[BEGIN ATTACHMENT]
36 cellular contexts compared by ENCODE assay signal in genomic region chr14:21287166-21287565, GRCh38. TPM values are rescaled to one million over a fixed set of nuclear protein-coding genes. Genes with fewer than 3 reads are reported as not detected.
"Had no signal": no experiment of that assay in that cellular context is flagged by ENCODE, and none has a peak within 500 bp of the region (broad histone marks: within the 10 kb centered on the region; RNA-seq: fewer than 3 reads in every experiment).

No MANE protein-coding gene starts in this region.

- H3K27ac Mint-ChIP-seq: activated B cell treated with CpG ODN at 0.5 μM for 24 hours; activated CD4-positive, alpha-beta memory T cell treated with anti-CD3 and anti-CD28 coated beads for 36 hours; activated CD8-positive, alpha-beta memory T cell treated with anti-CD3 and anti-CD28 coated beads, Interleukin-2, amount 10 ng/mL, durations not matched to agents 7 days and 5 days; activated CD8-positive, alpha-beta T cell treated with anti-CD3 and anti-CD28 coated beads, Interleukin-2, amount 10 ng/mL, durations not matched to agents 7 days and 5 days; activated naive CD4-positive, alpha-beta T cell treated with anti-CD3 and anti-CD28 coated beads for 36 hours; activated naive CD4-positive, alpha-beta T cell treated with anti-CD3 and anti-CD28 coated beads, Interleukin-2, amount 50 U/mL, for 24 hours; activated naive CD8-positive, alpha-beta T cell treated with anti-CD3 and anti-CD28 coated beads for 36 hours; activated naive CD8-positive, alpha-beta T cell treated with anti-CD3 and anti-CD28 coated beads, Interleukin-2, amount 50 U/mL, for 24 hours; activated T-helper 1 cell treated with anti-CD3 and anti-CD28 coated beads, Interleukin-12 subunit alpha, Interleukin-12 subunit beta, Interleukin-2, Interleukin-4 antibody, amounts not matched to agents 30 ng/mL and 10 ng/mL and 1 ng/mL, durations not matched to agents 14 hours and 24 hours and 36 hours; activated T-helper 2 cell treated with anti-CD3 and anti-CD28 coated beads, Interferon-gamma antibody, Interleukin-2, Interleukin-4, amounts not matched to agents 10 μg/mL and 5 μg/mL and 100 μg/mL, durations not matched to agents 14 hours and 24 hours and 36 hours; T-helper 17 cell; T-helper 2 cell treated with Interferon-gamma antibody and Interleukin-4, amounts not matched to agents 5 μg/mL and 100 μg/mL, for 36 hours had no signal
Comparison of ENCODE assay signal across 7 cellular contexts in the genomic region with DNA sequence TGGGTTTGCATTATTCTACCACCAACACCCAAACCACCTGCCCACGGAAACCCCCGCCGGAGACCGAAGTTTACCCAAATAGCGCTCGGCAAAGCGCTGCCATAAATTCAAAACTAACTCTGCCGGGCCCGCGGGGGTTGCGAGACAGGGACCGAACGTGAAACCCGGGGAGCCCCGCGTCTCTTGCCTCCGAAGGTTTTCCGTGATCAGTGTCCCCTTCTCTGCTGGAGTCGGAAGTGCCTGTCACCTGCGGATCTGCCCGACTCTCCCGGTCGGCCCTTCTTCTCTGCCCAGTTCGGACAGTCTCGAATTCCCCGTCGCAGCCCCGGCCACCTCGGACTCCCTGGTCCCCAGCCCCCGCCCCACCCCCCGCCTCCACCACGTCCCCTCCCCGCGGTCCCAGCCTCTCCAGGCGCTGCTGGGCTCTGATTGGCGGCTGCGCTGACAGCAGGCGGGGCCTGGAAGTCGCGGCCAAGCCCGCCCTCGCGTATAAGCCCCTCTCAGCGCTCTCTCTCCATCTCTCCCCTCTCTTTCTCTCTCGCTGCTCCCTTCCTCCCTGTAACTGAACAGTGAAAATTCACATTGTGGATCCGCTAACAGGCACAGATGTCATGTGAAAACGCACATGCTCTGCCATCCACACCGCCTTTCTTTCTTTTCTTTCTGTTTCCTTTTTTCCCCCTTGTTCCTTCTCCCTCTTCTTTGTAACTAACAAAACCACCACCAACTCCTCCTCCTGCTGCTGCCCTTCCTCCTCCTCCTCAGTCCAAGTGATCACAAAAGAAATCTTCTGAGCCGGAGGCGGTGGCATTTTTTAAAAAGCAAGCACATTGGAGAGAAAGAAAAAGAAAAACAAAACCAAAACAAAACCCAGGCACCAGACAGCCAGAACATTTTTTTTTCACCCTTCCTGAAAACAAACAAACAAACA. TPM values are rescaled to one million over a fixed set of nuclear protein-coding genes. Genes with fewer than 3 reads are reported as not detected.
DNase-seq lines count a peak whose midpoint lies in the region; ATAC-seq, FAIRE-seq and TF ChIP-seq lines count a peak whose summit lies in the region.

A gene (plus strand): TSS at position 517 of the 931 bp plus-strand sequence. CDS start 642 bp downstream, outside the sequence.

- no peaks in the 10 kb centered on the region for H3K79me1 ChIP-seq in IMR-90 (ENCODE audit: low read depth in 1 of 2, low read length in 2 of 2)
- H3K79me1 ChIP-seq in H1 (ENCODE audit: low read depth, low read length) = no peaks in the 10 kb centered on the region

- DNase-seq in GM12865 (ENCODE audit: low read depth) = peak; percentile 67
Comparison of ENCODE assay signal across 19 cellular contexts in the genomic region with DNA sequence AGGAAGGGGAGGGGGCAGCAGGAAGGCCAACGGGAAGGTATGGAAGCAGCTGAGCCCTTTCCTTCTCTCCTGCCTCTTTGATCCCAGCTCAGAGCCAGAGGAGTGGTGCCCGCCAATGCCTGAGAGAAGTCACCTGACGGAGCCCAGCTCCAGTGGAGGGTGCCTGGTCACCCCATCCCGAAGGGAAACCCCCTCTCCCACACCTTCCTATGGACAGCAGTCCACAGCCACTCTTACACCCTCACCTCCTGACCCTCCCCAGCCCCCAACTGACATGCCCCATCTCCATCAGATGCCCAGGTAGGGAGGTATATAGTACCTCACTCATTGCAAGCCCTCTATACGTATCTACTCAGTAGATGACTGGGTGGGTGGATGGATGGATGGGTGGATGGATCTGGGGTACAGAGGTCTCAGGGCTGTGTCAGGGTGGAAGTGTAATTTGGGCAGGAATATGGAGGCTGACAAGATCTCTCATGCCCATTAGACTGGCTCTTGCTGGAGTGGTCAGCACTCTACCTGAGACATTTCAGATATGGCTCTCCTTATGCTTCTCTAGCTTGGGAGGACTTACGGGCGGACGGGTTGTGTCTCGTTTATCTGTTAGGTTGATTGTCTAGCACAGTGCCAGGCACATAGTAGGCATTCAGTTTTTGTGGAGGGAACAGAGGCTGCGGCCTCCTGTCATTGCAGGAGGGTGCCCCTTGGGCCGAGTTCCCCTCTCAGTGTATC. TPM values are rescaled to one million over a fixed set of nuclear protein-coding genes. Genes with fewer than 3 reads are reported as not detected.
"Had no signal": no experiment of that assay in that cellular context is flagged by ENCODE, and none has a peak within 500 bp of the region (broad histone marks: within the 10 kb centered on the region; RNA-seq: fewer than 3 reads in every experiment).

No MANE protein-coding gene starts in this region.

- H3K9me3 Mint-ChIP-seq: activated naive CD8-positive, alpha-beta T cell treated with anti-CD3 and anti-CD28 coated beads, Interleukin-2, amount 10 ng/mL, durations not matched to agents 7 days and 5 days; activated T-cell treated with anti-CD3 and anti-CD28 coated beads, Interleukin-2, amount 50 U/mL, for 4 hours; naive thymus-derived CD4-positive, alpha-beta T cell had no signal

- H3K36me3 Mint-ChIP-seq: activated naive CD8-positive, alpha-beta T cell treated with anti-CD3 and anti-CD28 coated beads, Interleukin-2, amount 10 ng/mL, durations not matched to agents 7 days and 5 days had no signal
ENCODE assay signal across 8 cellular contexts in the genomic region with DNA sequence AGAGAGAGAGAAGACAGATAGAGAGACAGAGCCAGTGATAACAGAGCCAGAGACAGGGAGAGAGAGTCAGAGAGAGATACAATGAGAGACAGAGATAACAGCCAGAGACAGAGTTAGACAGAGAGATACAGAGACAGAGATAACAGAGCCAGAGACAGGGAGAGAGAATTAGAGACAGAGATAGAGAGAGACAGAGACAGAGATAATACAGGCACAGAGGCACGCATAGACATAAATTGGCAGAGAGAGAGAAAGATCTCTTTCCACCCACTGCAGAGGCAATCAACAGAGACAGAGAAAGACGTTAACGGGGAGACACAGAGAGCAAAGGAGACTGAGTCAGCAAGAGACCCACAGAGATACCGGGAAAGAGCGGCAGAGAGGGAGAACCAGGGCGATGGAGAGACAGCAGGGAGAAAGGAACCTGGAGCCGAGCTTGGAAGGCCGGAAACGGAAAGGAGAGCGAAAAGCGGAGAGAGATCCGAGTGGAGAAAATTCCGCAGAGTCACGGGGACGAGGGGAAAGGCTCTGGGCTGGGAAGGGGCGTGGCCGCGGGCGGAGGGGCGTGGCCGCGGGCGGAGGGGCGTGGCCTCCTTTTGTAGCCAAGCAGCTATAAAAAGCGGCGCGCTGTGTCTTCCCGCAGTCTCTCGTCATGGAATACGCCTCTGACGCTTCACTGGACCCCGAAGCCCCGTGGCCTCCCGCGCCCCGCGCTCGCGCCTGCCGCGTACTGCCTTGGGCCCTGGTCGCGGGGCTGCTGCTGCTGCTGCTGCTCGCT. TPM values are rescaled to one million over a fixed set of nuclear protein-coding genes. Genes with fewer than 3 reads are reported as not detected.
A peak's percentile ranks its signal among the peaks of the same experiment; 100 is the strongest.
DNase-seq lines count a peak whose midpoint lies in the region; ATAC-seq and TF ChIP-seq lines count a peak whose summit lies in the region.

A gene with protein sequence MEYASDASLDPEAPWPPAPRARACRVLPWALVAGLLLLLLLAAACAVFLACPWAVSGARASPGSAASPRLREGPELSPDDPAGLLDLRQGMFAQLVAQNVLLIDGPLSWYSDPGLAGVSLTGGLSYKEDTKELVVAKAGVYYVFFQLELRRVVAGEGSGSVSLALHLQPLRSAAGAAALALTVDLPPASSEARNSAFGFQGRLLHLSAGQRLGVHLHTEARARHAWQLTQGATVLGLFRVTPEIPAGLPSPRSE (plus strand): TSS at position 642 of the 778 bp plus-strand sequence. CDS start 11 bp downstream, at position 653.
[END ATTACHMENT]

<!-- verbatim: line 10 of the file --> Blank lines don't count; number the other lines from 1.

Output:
- DNase-seq in GM12865 (ENCODE audit: low read depth) = peak; percentile 67